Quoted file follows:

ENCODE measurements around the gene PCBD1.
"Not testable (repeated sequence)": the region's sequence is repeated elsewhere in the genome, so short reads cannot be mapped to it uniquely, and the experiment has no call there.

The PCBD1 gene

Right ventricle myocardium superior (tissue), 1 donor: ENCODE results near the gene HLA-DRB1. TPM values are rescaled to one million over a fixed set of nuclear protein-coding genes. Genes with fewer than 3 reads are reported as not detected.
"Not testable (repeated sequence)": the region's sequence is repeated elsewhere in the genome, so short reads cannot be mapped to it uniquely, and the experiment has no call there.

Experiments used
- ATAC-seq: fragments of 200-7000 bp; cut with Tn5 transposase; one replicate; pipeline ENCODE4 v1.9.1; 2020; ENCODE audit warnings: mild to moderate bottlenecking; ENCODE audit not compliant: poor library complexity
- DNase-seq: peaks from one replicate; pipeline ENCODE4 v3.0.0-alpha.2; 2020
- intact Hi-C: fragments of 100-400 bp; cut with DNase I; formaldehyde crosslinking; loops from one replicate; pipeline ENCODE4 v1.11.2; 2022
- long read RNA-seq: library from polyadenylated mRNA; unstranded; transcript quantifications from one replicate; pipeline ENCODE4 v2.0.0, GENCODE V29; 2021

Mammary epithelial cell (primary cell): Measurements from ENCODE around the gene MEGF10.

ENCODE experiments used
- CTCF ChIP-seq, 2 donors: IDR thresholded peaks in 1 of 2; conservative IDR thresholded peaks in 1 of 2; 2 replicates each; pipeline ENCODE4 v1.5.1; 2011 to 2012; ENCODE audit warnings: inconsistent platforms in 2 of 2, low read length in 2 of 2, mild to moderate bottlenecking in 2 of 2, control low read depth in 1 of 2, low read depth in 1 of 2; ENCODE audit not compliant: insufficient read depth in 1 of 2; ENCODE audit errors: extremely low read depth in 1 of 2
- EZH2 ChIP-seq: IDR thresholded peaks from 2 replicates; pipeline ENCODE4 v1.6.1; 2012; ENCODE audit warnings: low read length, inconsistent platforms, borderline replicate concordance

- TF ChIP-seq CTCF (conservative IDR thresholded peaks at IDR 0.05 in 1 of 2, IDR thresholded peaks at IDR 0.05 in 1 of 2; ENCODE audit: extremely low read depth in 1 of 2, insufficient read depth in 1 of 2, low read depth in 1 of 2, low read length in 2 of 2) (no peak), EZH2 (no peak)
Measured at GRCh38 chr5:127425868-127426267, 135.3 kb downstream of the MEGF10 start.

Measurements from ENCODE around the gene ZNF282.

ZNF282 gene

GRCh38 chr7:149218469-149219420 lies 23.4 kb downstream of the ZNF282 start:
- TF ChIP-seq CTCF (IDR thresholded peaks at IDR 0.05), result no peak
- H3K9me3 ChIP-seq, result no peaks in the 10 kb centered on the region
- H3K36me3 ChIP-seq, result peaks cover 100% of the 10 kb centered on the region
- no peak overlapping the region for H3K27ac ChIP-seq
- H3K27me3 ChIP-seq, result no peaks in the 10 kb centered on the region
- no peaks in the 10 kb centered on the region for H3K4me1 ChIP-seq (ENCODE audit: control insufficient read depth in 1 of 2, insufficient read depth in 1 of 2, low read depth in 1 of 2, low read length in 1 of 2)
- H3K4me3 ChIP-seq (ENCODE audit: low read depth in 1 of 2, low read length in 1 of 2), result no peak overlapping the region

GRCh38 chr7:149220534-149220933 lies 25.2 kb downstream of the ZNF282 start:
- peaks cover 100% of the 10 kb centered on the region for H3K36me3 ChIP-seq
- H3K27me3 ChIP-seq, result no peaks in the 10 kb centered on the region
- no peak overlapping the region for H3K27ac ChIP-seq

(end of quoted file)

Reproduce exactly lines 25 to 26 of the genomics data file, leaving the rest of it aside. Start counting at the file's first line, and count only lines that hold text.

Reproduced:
- no peaks in the 10 kb centered on the region for H3K4me1 ChIP-seq (ENCODE audit: control insufficient read depth in 1 of 2, insufficient read depth in 1 of 2, low read depth in 1 of 2, low read length in 1 of 2)
- H3K4me3 ChIP-seq (ENCODE audit: low read depth in 1 of 2, low read length in 1 of 2), result no peak overlapping the region